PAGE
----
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Court to decide on prevailing party issue

January 1, 2008
The Indiana Supreme Court granted transfer Thursday to determine who would be considered the "prevailing party" when a settlement lacks a judicial resolution.

In Kirk Reuille v. E.E. Brandenberger Construction, Inc., No. 02A04-0704-CV-186, Reuille appealed the trial court's judgment in favor of E.E. Brandenberger when the court decided Reuille was not the prevailing party in the contract between him and Brandenberger and said the trial court erred in characterizing his motion for attorney fees as one for summary judgment.

Reuille and Brandenberger entered into a contract for the construction of a new home in Fort Wayne. After completion, Reuille experienced water leakage through the windows during and after it would rain. Brandenberger attempted to fix the problem several times, but water continued to leak into the house.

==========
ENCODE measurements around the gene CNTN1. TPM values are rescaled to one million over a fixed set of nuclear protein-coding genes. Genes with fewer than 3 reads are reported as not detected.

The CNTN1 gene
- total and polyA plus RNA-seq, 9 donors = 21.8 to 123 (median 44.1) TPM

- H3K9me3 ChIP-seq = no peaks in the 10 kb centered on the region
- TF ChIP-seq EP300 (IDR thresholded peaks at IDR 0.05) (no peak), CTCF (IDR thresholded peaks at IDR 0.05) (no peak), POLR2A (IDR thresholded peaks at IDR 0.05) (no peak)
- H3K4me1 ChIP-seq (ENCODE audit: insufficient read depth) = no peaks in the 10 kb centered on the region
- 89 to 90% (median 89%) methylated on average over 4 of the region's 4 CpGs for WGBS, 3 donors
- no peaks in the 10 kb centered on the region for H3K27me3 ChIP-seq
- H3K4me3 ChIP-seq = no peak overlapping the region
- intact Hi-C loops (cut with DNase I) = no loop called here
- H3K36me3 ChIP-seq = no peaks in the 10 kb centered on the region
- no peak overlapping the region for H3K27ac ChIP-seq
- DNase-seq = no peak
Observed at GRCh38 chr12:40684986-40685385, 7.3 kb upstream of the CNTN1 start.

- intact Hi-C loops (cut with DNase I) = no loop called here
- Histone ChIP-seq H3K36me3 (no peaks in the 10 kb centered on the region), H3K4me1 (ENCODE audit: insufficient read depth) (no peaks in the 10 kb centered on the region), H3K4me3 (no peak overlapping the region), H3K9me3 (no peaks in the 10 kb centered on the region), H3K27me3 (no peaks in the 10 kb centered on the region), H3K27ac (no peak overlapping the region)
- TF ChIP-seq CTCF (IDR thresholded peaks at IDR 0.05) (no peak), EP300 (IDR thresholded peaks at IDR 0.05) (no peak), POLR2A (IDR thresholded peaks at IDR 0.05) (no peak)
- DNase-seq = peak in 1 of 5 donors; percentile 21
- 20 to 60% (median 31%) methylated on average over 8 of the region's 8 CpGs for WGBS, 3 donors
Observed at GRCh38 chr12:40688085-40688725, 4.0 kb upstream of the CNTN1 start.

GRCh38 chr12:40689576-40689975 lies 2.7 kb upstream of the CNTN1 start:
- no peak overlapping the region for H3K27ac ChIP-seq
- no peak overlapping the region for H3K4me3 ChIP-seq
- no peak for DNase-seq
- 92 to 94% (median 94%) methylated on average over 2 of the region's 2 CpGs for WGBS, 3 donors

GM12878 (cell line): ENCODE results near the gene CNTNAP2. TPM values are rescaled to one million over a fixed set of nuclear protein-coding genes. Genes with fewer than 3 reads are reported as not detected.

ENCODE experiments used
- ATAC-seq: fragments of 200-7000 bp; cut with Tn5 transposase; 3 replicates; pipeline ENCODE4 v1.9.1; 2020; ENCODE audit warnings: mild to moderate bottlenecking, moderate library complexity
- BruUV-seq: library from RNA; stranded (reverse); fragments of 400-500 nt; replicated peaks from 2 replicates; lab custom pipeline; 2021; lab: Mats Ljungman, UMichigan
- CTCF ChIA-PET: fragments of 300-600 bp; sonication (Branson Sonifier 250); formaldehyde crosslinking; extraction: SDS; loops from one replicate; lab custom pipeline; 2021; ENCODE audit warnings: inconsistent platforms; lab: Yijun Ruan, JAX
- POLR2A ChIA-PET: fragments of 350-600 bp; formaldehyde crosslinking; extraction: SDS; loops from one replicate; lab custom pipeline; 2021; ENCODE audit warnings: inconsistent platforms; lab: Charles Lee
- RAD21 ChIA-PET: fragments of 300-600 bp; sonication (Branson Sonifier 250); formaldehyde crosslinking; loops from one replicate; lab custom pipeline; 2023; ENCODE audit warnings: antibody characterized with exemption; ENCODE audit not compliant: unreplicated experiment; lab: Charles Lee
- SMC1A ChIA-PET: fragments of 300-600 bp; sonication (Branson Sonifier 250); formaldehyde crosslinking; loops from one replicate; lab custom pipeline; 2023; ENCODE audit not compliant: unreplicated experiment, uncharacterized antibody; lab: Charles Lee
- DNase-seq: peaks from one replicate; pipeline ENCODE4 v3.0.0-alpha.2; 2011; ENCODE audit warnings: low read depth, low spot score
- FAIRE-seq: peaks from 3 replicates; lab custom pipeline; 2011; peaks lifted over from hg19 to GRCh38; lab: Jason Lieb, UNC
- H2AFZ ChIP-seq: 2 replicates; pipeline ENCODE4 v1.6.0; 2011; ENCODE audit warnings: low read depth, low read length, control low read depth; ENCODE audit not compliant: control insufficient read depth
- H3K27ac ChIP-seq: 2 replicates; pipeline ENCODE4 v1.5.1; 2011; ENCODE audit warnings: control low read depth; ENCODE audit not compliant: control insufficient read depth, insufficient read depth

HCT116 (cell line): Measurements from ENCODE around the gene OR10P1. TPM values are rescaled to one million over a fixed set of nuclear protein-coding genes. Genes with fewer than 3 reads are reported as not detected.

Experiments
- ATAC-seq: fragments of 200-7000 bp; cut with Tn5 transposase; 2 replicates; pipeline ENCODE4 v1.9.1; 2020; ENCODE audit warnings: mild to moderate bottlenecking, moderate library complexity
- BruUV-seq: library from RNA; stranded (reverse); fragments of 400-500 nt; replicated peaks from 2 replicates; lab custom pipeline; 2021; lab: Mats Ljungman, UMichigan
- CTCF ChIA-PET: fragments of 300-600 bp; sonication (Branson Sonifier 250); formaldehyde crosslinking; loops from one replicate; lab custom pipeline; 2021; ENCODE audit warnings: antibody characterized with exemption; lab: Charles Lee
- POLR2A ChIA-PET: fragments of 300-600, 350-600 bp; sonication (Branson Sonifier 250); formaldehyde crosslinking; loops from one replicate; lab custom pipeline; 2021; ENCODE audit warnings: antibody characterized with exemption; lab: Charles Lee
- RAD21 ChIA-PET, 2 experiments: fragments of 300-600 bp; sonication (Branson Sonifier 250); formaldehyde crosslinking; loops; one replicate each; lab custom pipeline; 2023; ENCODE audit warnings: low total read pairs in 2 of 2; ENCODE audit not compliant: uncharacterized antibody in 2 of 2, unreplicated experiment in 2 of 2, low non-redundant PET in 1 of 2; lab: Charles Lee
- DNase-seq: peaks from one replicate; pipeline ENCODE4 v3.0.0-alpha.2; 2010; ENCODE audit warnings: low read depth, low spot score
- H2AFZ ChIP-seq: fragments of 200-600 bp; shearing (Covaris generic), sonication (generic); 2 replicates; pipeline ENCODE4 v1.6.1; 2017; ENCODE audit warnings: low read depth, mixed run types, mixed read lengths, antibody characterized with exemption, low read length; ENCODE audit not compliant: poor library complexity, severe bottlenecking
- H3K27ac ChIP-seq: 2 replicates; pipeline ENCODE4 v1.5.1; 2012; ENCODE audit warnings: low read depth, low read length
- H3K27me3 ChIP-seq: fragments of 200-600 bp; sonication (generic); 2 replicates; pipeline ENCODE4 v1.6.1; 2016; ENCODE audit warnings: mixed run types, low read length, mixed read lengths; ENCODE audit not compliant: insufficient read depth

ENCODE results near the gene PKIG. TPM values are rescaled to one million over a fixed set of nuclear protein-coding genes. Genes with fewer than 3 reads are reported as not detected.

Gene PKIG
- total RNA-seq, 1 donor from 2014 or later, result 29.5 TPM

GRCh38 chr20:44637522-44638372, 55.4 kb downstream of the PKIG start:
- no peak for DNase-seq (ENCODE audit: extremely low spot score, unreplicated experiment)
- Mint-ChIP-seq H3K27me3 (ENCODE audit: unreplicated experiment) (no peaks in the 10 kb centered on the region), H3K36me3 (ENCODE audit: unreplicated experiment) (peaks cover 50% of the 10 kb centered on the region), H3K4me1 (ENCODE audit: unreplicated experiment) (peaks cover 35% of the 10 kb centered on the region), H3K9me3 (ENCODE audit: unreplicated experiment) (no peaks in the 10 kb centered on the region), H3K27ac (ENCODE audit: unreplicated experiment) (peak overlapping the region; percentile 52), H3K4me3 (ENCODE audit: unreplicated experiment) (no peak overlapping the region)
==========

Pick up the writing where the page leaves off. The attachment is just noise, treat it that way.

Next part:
Reuille filed a complaint against the company for breach of warranty, breach of contract, and negligence. He also added the maker of the windows to his suit. The three parties came to a partial agreement in mediation, with the exception of whether Brandenberger is liable for Reuille's costs, including attorney fees. In the contract Reuille entered into with Brandenberger, the prevailing party of any action at law or in equity involving a claim of at least $5,000 was entitled to reasonable costs, including attorney fees.

The trial court denied Reuille's motion for costs and attorney fees, finding Reuille wasn't the prevailing party.

The Court of Appeals affirmed the trial court ruling, agreeing with Brandenberger's argument that with a private settlement only, Reuille is not a prevailing party as defined under Indiana law when the two entered into the contract or under current precedent. Even though the parties entered into a settlement agreement, Reuille didn't have a consent decree or an enforceable judgment entered along with the settlement agreement.

In terms of the trial court treating his motion for attorney fees as one for summary judgment, that was correct because there were no facts to dispute, so the hearing was for summary judgment, the Court of Appeals held.
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